11. The equipment according to claim 10, comprising a first stage providing said first reaction zone by means of a first reaction vessel or group of vessels, and a second stage providing said second reaction zone by means of a second vessel or group of vessels, each vessel having a respective internal mechanical agitator and a respective internal heat exchanger for providing or removing heat to/from the liquid phase respectively in vessel(s) of the first and second stage.
12. The equipment according to claim 11, wherein at least one of said vessels of the first stage and/or second stage comprises multiple internal compartments.
13. The equipment according to claim 12, comprising a first-stage vessel with multiple internal compartments arranged in a cascade and providing said first reaction zone, and a second-stage vessel with multiple internal compartments arranged in a cascade and providing said second reaction zone.
14. The equipment according to claim 10, comprising a single pressure vessel, said vessel comprising at least one first-stage compartment providing said first reaction zone and at least one second-stage compartment providing said second reaction zone, the first stage and the second stage being arranged in cascade, each compartment having a respective internal agitator and a heat exchanger for providing or removing heat to/from the liquid phase respectively in vessels) of the first and second stage.
15. The equipment according to claim 10, wherein molten urea is fed via a urea pipe with an open end near blades of an agitator in the first reaction zone, and gaseous ammonia is fed via pipes ending near and below the blades of agitators of the first and second reaction zones respectively.
16. The process according to claim 4, wherein the temperature of the liquid phase in the first reaction zone is in the range from 380 to 420.degree. C., while the temperature of the liquid phase in the second reaction zone is in the range from 330 to 350.degree. C.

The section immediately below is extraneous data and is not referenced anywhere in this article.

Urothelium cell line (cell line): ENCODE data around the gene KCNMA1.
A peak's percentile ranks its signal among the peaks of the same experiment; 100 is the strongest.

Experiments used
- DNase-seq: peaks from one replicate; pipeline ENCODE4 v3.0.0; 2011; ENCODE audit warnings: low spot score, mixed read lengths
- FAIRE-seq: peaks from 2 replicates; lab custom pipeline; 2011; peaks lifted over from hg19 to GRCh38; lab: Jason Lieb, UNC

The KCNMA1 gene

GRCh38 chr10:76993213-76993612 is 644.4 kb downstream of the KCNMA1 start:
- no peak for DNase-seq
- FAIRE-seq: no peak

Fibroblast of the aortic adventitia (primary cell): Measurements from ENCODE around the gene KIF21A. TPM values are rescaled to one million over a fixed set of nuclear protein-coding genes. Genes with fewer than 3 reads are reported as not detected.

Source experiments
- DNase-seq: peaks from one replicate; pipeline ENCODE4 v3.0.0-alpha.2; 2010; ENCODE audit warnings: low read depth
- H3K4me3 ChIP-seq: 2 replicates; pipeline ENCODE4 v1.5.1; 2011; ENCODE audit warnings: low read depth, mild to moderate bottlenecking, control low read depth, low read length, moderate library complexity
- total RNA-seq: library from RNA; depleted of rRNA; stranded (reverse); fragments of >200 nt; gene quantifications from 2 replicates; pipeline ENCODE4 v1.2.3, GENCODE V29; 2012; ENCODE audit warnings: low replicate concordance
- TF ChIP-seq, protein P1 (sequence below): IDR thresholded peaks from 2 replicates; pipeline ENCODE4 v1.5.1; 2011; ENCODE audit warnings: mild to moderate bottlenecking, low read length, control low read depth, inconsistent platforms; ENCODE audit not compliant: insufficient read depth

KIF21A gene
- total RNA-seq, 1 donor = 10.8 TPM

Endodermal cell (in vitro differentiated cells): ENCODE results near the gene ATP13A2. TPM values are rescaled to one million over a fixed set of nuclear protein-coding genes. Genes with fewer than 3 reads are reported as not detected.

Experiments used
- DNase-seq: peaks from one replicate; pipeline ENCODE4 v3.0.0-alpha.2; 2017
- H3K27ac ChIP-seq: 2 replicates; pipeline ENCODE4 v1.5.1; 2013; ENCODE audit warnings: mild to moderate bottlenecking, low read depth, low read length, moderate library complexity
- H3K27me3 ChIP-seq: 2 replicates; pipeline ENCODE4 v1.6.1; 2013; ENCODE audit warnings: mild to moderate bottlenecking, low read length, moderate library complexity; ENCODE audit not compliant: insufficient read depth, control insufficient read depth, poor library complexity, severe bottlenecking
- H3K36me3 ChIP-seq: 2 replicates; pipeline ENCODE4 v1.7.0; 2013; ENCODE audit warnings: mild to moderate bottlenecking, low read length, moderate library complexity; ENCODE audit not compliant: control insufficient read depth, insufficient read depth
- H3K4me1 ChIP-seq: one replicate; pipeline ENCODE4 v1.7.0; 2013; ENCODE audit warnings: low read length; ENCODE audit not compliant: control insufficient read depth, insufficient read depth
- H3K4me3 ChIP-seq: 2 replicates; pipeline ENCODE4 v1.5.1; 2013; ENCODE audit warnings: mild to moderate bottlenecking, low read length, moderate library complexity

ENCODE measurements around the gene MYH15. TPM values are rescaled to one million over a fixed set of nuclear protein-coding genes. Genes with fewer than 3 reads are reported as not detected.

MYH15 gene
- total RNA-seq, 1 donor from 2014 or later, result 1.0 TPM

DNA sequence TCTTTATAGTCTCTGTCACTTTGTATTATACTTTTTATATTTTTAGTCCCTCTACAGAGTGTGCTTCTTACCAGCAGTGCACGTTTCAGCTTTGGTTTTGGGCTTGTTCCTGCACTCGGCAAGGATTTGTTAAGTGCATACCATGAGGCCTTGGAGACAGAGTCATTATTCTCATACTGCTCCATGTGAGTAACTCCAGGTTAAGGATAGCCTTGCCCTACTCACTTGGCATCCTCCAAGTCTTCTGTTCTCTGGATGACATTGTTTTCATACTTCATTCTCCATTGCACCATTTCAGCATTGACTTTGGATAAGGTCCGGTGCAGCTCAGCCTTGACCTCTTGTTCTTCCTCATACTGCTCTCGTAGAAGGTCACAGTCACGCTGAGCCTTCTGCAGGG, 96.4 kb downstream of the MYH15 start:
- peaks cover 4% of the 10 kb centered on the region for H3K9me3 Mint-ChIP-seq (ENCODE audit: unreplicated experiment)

17. The process according to claim 6, wherein the pressure of the liquid phase in the first reaction zone is 70 to 170 bar, while the pressure of the liquid phase in the second reaction zone is 150 to 250 bar.
FIELD OF THE INVENTION
The invention relates to a process for converting urea into melamine in a high-pressure liquid phase, and to a reactor or a system of reactors for carrying out the inventive process.
Melamine (C3H6N6) is industrially produced from urea, by a strongly endothermic chemical reaction, at temperature about 400° C., that can be summarized as follows:
i.e. six moles of urea are converted into one mole of melamine plus ammonia and carbon dioxide. Melamine users require a commercial product of very high purity, usually not less than 99.8%, so that the process must be developed in order to remove impurities and avoid as much as possible the formation of by-products.
The known art basically provides two processes for carrying out the above reaction, namely the low-pressure process, usually below 10 bar, and in presence of catalysts (catalyzed gas-phase process), and the high-pressure liquid phase process, where conversion takes place in liquid phase and pressure is usually in the range from 70 to 200 bar. Both the low-pressure and high-pressure process are well known; in recent years there has been a growing interest in the high-pressure process as simpler and less energy-intensive.
The high-pressure process takes place in a liquid phase and inside an appropriate reactor. The reactor is substantially a pressure vessel, designed to withstand the high temperature and pressure, as well as the severe corrosion problems; the reactor is also equipped with appropriate means to supply the large amount of heat required by the reaction, usually around 240 kJ/kg of produced melamine.